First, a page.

April 2016: We publish in Nature Materials a study of electron-phonon interactions in the SrTiO3(001) two-dimensional electron liquid.
The band insulator strontium titanate, SrTiO3, widely used as substrate for growing oxides films, is a highly fascinating material in its own right. Most notably, it becomes superconducting upon doping with less than 1 excess electron per 104 Ti ions. This implies an exceptionally strong attractive interaction among dilute carriers, a fascinating property of electrons in certain quantum solids that is not understood to date. Moreover, when interfaced with other materials, SrTiO3 plays a crucial role in creating novel physical properties. For instance, combined with a thin layer of LaAlO3, stoichiometric SrTiO3 can host a 2D electron liquid that displays superconductivity and is already used as a platform for the realization of next-generation electronic devices. A second example is the appearance of superconductivity above the temperature of liquid nitrogen in a single monolayer of FeSe grown on STO. This critical temperature is higher than in any iron-based bulk material suggesting a key-role of the SrTiO3 substrate.
In this work, scientists from PSI, Diamond Light Source and the University of Geneva teamed up to investigate why SrTiO3 is so special. Using high-resolution Angle-Resolved Photoemission Spectroscopy (ARPES), a uniquely powerful technique for visualizing the motion of electrons in crystalline solids, they studied how electrons interact with vibrations of the periodic lattice of ions as they propagate through SrTiO3. To this end, they first prepared the bare surface of SrTiO3 in a way to host a 2D electron liquid (2DEL) with tunable carrier density. Intriguingly, the ARPES measurements on this 2DEL revealed that at low carrier density, electrons are always accompanied by a dynamic lattice deformation. Together with this lattice deformation, they form a new composite quasiparticle called Fröhlich polaron, which still moves in a band-like fashion through the solid, although with an increased effective mass. Intriguingly, the long ranged interaction between electrons and phonons (quantized lattice vibrations) that creates Fröhlich polarons has long been considered favorable for superconducting pairing. However, it proved difficult to observe directly. Increasing the carrier density, the team could further monitor how the Fröhlich polarons dissociate into electrons and phonons that interact only weakly and over short distances. These findings provide for the first time a microscopic basis for understanding why superconductivity in different SrTiO3 based systems appears at a certain carrier density and disappears again as more carriers are added.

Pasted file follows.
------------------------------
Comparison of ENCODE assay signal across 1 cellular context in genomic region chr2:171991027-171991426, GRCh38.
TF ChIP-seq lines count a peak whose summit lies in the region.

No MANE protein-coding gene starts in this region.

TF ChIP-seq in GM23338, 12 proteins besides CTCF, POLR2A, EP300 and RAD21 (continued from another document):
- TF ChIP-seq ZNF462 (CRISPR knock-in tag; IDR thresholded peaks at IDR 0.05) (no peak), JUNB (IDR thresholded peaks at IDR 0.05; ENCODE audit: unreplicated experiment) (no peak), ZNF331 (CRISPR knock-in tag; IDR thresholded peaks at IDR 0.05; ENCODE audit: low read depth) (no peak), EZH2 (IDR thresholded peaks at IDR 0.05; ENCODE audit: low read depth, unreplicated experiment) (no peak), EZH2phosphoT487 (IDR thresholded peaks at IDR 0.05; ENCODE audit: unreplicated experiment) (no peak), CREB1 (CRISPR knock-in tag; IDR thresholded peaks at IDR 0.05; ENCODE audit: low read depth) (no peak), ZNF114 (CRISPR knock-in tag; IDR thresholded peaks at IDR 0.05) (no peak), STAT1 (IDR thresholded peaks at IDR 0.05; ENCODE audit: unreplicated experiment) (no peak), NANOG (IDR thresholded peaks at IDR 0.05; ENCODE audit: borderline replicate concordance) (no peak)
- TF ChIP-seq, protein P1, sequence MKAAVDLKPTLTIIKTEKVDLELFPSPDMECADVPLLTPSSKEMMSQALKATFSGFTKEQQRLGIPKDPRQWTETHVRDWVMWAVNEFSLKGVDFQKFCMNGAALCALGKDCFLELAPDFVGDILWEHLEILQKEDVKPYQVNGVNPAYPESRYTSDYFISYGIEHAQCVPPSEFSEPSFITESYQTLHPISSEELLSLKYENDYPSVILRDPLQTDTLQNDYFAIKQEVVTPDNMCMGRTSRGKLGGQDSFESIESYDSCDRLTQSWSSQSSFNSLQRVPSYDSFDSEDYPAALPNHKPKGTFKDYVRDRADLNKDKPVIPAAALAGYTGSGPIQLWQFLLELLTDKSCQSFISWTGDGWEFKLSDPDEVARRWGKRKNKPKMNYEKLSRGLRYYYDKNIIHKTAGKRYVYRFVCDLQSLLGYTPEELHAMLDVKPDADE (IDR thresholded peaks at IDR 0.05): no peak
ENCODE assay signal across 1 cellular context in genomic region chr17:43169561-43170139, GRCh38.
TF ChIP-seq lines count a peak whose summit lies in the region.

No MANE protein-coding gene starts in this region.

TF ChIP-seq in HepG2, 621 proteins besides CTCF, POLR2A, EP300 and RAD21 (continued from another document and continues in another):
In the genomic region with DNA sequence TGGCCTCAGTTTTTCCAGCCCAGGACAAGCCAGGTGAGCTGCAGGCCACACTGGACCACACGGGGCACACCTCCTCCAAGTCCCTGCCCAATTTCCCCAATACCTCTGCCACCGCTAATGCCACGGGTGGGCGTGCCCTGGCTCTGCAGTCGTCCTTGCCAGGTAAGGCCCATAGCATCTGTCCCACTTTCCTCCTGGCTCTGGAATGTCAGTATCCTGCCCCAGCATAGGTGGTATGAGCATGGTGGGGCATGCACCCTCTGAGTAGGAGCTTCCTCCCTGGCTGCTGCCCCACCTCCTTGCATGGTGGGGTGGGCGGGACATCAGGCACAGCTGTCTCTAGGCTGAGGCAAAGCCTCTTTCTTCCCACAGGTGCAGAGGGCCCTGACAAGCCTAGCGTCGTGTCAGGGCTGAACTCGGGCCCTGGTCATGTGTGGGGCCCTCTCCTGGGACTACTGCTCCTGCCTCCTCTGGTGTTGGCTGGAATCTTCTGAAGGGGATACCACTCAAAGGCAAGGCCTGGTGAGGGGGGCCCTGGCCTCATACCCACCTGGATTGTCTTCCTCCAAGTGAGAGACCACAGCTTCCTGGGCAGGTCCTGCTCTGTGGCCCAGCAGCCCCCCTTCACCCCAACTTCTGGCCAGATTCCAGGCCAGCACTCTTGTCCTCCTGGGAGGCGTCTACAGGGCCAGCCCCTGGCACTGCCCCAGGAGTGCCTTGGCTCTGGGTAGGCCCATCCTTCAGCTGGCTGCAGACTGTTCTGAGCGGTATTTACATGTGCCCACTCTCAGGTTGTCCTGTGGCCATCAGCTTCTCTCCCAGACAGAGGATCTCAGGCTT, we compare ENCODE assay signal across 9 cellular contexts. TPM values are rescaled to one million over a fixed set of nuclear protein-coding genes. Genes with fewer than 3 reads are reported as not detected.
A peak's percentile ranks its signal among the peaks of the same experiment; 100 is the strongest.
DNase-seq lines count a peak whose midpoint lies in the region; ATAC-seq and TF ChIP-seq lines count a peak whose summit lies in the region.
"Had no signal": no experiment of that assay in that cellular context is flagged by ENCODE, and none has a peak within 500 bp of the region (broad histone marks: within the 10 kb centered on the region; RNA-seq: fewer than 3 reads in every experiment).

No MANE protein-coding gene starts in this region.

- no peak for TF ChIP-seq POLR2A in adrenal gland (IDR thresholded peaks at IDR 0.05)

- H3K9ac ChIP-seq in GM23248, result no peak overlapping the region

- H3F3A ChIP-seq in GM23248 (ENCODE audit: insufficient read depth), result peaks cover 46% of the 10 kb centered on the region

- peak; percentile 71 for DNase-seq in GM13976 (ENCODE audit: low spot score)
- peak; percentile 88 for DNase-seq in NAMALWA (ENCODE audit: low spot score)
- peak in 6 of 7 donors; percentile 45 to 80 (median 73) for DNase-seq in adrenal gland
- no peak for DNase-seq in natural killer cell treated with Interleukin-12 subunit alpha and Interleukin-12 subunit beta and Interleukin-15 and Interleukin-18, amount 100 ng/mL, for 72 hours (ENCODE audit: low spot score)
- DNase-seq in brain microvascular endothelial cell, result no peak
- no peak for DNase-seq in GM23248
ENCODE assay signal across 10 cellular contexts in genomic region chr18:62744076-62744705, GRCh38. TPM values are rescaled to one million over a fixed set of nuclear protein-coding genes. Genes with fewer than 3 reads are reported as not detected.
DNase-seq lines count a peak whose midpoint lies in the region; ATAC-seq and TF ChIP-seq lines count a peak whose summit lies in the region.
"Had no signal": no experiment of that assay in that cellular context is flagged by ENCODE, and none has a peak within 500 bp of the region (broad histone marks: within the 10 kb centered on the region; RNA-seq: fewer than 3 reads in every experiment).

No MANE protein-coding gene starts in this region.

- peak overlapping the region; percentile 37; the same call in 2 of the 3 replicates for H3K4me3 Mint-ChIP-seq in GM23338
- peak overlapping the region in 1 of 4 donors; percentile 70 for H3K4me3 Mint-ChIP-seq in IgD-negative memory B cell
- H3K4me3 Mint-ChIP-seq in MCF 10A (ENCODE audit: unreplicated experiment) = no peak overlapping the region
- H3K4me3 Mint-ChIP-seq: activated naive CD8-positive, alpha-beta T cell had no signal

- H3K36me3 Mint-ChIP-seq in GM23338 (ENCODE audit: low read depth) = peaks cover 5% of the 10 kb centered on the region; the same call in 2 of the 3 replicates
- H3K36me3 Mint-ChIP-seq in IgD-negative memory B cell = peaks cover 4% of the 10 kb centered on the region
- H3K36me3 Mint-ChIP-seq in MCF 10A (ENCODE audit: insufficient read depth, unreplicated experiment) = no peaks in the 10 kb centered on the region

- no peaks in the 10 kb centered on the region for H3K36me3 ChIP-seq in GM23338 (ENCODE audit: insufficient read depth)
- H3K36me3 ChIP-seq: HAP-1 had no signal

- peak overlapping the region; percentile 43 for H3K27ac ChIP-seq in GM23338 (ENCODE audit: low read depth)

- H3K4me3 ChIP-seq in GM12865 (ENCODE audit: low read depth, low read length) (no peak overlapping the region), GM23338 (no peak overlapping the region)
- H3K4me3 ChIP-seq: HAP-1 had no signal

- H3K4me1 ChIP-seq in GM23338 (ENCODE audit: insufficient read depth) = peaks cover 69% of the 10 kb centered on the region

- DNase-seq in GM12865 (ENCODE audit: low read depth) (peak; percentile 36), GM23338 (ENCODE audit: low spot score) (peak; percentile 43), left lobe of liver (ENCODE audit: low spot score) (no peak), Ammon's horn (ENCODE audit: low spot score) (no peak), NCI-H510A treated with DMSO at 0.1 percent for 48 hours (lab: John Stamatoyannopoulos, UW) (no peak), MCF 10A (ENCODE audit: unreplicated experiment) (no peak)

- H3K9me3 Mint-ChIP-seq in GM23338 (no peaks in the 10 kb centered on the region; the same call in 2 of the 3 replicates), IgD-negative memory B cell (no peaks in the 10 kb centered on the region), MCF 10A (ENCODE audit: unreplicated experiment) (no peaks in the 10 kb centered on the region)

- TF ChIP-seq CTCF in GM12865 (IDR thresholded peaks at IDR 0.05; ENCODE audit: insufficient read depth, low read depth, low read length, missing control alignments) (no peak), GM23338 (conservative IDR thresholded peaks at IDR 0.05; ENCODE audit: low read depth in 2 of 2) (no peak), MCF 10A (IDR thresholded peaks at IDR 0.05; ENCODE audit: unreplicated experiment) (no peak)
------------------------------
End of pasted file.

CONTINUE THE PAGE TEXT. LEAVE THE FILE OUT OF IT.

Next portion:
Wang et al. Tailoring the nature and strength of electron–phonon interactions in the SrTiO3(001) 2D electron liquid. Nature Materials (2016). DOI: 10.1038/NMAT4623